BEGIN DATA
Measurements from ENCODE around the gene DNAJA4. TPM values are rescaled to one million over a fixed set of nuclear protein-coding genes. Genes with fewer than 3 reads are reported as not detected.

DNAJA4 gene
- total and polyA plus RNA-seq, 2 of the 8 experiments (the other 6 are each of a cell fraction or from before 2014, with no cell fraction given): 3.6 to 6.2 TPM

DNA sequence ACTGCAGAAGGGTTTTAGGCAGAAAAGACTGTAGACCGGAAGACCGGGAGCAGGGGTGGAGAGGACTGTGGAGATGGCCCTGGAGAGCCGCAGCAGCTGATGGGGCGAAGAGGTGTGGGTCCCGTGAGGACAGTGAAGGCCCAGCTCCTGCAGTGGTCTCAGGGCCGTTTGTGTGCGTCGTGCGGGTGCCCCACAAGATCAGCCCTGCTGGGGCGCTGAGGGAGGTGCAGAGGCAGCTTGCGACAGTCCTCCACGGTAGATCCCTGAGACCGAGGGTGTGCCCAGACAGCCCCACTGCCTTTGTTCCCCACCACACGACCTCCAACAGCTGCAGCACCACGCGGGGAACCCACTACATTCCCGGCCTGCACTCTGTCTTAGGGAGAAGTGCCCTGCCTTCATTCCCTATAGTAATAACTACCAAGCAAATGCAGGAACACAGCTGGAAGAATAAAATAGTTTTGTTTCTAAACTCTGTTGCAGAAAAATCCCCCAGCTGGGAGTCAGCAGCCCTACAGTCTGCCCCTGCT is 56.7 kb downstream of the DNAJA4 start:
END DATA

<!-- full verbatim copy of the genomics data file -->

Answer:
Measurements from ENCODE around the gene DNAJA4. TPM values are rescaled to one million over a fixed set of nuclear protein-coding genes. Genes with fewer than 3 reads are reported as not detected.

DNAJA4 gene
- total and polyA plus RNA-seq, 2 of the 8 experiments (the other 6 are each of a cell fraction or from before 2014, with no cell fraction given): 3.6 to 6.2 TPM

DNA sequence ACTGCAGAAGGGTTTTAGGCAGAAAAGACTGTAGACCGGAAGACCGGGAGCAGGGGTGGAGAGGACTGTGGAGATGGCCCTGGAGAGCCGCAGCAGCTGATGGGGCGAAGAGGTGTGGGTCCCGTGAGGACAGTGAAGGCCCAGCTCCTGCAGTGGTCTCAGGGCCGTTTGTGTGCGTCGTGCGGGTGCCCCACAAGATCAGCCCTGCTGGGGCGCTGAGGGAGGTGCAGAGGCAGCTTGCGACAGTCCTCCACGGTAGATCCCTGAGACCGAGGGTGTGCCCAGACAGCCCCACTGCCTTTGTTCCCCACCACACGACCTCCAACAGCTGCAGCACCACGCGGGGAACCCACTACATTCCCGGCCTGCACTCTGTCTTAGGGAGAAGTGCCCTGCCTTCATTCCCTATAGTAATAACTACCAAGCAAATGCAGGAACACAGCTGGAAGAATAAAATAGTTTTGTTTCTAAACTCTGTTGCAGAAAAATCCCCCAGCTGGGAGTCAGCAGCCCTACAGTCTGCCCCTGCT is 56.7 kb downstream of the DNAJA4 start: